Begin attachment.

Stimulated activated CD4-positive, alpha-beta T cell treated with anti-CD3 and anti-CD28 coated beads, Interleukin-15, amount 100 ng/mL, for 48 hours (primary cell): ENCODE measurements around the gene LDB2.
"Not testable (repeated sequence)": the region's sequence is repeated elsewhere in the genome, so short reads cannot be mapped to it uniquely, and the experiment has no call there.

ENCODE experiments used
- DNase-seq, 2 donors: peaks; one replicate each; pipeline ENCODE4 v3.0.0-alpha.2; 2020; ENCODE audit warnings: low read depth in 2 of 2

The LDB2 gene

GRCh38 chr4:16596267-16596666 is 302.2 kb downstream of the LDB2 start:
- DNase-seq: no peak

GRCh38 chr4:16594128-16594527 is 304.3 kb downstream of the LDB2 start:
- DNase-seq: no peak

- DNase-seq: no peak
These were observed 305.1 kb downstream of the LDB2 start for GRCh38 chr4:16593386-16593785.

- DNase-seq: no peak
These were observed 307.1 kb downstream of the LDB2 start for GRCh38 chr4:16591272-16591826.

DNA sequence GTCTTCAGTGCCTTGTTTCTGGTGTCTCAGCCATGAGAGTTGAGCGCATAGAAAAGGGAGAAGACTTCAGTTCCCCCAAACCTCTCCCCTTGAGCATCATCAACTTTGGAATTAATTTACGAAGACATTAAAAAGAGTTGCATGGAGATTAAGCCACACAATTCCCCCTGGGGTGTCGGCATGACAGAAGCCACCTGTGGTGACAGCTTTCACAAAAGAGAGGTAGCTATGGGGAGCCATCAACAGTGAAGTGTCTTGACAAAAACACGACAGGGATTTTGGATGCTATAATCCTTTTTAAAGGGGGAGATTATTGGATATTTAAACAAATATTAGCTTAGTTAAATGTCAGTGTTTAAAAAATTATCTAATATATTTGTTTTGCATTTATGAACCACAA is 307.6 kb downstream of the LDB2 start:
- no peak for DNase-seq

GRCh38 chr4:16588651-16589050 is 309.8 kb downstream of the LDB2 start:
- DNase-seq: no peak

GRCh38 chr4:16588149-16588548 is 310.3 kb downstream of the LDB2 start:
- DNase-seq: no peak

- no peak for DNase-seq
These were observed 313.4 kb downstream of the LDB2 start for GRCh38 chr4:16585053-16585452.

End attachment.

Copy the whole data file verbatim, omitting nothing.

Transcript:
Stimulated activated CD4-positive, alpha-beta T cell treated with anti-CD3 and anti-CD28 coated beads, Interleukin-15, amount 100 ng/mL, for 48 hours (primary cell): ENCODE measurements around the gene LDB2.
"Not testable (repeated sequence)": the region's sequence is repeated elsewhere in the genome, so short reads cannot be mapped to it uniquely, and the experiment has no call there.

ENCODE experiments used
- DNase-seq, 2 donors: peaks; one replicate each; pipeline ENCODE4 v3.0.0-alpha.2; 2020; ENCODE audit warnings: low read depth in 2 of 2

The LDB2 gene

GRCh38 chr4:16596267-16596666 is 302.2 kb downstream of the LDB2 start:
- DNase-seq: no peak

GRCh38 chr4:16594128-16594527 is 304.3 kb downstream of the LDB2 start:
- DNase-seq: no peak

- DNase-seq: no peak
These were observed 305.1 kb downstream of the LDB2 start for GRCh38 chr4:16593386-16593785.

- DNase-seq: no peak
These were observed 307.1 kb downstream of the LDB2 start for GRCh38 chr4:16591272-16591826.

DNA sequence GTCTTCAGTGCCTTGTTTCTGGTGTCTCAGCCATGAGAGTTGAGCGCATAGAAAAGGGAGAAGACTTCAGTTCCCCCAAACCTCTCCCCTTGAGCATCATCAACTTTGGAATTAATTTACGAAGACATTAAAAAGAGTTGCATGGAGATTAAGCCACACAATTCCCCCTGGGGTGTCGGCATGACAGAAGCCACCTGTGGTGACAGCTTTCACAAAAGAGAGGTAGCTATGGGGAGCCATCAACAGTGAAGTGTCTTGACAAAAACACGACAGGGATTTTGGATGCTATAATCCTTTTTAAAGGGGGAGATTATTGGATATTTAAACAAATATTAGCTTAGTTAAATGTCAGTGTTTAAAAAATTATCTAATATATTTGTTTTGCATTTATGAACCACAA is 307.6 kb downstream of the LDB2 start:
- no peak for DNase-seq

GRCh38 chr4:16588651-16589050 is 309.8 kb downstream of the LDB2 start:
- DNase-seq: no peak

GRCh38 chr4:16588149-16588548 is 310.3 kb downstream of the LDB2 start:
- DNase-seq: no peak

- no peak for DNase-seq
These were observed 313.4 kb downstream of the LDB2 start for GRCh38 chr4:16585053-16585452.